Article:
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Once Auctioned, What to Do with Syrian Refugees?

A young Syrian girl sits on a broken chair by her tent in Faida 3 camp, an informal tented settlement for Syria refugees in Bekaa Valley, Lebanon.  Credit: UNICEF/Alessio Romenzi

A young Syrian girl sits on a broken chair by her tent in Faida 3 camp, an informal tented settlement for Syria refugees in Bekaa Valley, Lebanon. Credit: UNICEF/Alessio Romenzi

MADRID, Jan 12 2016 (IPS) - Few months ago, an unprecedented “humanitarian auction” was opened in Brussels at the European Commission, shortly after watching the image of the three-year old Syrian child that the sea threw up on the Turkish shores. The “auction” was about deciding upon the number of Syrian refugees to be hosted by each EU country. Germany won the largest batch.

Before taking a final decision, some less rich European countries, like Spain, rushed to argue: “We are trying to get out of the crisis; we have a much too high percentage of unemployed people; also a huge public deficit…,” Spanish authorities, for instance, would try to explain their reluctance, with a more diplomatic wording.

The EU decision was also subject to a wave of political controversies. Some conservative political leaders, like Hungarian Prime Minister Viktor Orban, would strongly alert against this “tsunami” of Muslims threatening to attack “our Christian civilisation”. And some figures, like US multimillionaire Republican pre-electoral runner Donald Trump, would even call for prohibiting the entry to the US of all Muslims.

Labour Factor

Meanwhile, labour market experts would argue that the so-called “natural selection” process would solve the problem –i.e, that the market forces would hire those skilled refugees as non-expensive manpower, while the non-skilled ones would necessarily end up as undocumented, illegal migrants, therefore easy to repatriate.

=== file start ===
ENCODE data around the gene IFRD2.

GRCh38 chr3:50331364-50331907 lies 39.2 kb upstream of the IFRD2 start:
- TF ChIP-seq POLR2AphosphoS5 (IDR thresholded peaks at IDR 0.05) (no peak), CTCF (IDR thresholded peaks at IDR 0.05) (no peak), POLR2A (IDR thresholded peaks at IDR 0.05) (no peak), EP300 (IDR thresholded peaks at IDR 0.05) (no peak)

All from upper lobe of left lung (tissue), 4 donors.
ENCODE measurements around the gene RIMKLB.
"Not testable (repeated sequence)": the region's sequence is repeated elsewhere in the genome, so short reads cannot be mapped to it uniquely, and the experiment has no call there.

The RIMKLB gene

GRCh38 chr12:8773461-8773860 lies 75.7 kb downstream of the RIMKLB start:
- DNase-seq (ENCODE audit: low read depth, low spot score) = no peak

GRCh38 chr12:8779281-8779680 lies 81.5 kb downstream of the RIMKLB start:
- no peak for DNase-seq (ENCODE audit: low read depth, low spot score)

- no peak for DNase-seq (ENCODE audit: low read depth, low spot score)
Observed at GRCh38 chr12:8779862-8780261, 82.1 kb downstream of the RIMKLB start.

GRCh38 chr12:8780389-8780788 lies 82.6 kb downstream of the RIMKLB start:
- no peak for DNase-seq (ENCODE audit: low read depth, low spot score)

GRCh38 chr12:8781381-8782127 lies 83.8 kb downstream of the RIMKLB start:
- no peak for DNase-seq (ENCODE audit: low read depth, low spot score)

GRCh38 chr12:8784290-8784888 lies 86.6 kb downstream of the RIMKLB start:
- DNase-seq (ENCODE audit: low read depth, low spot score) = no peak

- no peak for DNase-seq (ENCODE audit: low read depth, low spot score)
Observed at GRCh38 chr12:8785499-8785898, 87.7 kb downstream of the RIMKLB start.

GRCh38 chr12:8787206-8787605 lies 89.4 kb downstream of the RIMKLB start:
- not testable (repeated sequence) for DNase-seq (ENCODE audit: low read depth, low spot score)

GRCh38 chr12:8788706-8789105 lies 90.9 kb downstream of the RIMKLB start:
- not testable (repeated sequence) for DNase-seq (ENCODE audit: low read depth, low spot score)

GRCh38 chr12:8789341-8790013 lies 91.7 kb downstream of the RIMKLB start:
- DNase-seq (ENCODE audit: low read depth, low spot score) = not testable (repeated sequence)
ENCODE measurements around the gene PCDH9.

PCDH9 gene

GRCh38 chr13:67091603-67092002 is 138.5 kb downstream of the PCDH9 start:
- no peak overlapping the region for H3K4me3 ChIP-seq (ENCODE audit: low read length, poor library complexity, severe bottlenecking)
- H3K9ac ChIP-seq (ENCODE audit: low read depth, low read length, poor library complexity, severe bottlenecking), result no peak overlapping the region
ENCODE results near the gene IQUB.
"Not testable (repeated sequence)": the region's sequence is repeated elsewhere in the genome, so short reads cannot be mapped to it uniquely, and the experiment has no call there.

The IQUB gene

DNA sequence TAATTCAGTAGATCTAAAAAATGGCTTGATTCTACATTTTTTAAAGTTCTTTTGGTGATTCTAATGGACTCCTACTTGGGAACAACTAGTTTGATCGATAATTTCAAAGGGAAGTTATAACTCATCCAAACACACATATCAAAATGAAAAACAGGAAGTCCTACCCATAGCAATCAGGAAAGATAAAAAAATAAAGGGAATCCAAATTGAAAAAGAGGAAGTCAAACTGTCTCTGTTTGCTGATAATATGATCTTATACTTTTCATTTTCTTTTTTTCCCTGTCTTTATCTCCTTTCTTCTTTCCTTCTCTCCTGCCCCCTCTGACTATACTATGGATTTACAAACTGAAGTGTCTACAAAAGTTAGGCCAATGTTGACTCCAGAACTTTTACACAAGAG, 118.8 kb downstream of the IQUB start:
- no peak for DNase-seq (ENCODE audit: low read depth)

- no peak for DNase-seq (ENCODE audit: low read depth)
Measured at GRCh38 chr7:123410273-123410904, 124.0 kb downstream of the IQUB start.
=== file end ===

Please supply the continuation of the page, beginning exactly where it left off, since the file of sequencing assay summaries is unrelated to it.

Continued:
But such an argument has never been enough to calm the panic that several politicians and many media outlets induced among European ordinary people.

Another factor these experts take into account is the fact that the European population is steadily ageing, without the needed demographic replacement, a problem that is translated in more pension takers and less tax payers to replenish the retirement budget.

All this, of course, comes aside of Europe’s humanitarian convictions, those that moved the EU to act in view of the massive arrival of refugees.

It was when the EU, led by Germany, decided to offer economic assistance to less rich “reception” countries (6,000 euro per refugee) that the most reluctant ones accepted the deal. This way, Spain, which agreed to host 14,000-16,000 refugees, hailed some weeks ago the arrival of the first 14!

Big Hell

Meanwhile, the mainstream media disseminated tens of dramatic footage and tragic stories about those kilometres-long barbed-wire barriers built by some East European states; the “Calais jungle” in France; the hundreds of refugees stranded at frontiers; the arrival of cold winter, or the daily death of tens of human beings on Greek shores.